Advertisement

Purple Heart reunited with Bristol family

Published: Nov. 11, 2021 at 6:04 PM EST|Updated: Nov. 12, 2021 at 4:48 AM EST
Email This Link
Share on Pinterest
Share on LinkedIn

BRISTOL, Vt. (WCAX) - It was a full-circle moment for a Bristol family on this Veterans Day after a ceremony put a missing Purple Heart back in the hands it belongs.

A misplaced piece of family history finally found its way home this Veterans Day.

“My uncle was reported missing in 1945,” said Monkton resident and Idaho native Wayne Darling, one of the last living relatives of his uncle, Clay Darling.

The U.S. Navy aviator served on the USS Randolph. He was shot out of the sky just days before the bombing of Hiroshima, which effectively ended World War II. The young man was lost at sea, his remains never recovered.

A short time later, Darling’s Purple Heart arrived on the family’s doorstep in Idaho. But 23 years ago, the seven-decade-old heirloom made a detour. “Somehow the medal showed up in Maricopa, Arizona,” Darling said. It was nearly a thousand miles away at a tattoo parlor. The family says how it got there is a mystery. An artist inked a customer who pawned the Purple Heart as payment.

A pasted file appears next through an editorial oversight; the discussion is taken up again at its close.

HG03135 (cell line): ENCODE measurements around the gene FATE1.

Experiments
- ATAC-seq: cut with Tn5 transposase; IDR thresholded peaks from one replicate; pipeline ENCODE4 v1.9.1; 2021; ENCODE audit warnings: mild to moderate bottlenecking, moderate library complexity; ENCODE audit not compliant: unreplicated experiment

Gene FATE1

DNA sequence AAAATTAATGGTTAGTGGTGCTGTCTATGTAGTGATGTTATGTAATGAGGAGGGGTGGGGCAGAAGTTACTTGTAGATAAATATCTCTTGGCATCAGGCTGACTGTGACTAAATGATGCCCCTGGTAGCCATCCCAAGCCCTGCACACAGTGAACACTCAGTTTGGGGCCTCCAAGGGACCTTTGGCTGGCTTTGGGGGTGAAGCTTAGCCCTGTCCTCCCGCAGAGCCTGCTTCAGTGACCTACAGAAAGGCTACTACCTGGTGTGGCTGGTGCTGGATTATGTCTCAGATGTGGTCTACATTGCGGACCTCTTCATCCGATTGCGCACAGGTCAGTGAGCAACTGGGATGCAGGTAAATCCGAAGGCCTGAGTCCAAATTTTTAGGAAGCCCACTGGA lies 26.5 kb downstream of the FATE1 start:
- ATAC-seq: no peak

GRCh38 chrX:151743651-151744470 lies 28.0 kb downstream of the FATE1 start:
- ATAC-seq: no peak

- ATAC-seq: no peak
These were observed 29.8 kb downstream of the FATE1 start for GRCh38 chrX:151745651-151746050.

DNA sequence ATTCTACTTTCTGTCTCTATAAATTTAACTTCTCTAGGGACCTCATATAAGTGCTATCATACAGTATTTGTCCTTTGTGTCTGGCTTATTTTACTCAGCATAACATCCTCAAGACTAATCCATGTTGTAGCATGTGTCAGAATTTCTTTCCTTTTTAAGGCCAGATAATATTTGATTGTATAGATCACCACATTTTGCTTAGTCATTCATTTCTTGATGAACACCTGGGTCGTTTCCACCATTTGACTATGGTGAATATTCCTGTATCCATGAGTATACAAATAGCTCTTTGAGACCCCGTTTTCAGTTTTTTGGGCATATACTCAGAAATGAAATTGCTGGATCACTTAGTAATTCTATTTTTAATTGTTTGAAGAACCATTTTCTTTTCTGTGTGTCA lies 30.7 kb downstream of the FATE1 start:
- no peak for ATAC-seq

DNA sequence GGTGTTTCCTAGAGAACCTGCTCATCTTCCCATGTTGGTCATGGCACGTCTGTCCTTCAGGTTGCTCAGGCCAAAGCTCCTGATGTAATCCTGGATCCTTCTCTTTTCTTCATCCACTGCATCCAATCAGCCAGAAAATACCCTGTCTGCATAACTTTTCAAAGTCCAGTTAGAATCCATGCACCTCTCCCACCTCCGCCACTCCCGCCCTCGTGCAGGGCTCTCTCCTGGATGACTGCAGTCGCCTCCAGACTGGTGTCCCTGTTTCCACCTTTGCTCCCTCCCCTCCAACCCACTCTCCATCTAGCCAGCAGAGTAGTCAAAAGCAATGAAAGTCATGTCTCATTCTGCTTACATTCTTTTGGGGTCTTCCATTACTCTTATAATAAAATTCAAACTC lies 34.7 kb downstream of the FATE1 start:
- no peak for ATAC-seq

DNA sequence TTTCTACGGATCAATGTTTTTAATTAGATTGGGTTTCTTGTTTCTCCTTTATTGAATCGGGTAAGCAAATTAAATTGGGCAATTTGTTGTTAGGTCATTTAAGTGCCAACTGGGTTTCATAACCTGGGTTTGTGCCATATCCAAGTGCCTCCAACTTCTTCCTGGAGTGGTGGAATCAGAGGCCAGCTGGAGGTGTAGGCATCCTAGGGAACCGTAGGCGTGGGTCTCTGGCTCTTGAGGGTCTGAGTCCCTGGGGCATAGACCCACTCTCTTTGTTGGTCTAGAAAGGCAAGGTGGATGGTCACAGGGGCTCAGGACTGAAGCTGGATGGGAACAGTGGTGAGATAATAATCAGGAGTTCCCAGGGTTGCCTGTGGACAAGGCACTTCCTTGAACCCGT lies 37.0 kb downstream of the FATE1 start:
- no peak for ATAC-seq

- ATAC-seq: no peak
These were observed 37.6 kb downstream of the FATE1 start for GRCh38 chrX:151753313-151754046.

This past September, the shop rediscovered the medal and knew it needed to be returned to its rightful owners. Employees at the Arizona tattoo parlor tracked down the Darling family using just one tiny clue, an inscription on the back. The family says the small box proves it’s a small world.

“The medal went from Idaho to Arizona and from Arizona to Vermont -- think of the mileage that medal has gone,” said Bristol American Legion Post 19 Commander Ron Larose, who helped coordinate the hand-off, transporting the precious medal from the Grand Canyon State -- to the Green Mountain State.

“I was able to be that vessel to bring it back to Vermont,” Larose said. “When you’re a commander, you’re involved in a lot of things, but this is pretty unique.”

Born after the war, Wayne Darling never met his uncle. “This is as close to knowing him as I’ve ever been,” Darling said. But in retrospect, he says this experience isn’t the only strange coincidence. “I remembered standing on the hanger deck of the USS Randolph in 1968 and looking up at this plaque hanging on the wall and seeing my uncle’s name -- kind of an out-of-body twilight zone feeling.”

The medal is another reminder Clay is still with the Darling family.

Copyright 2021 WCAX. All rights reserved.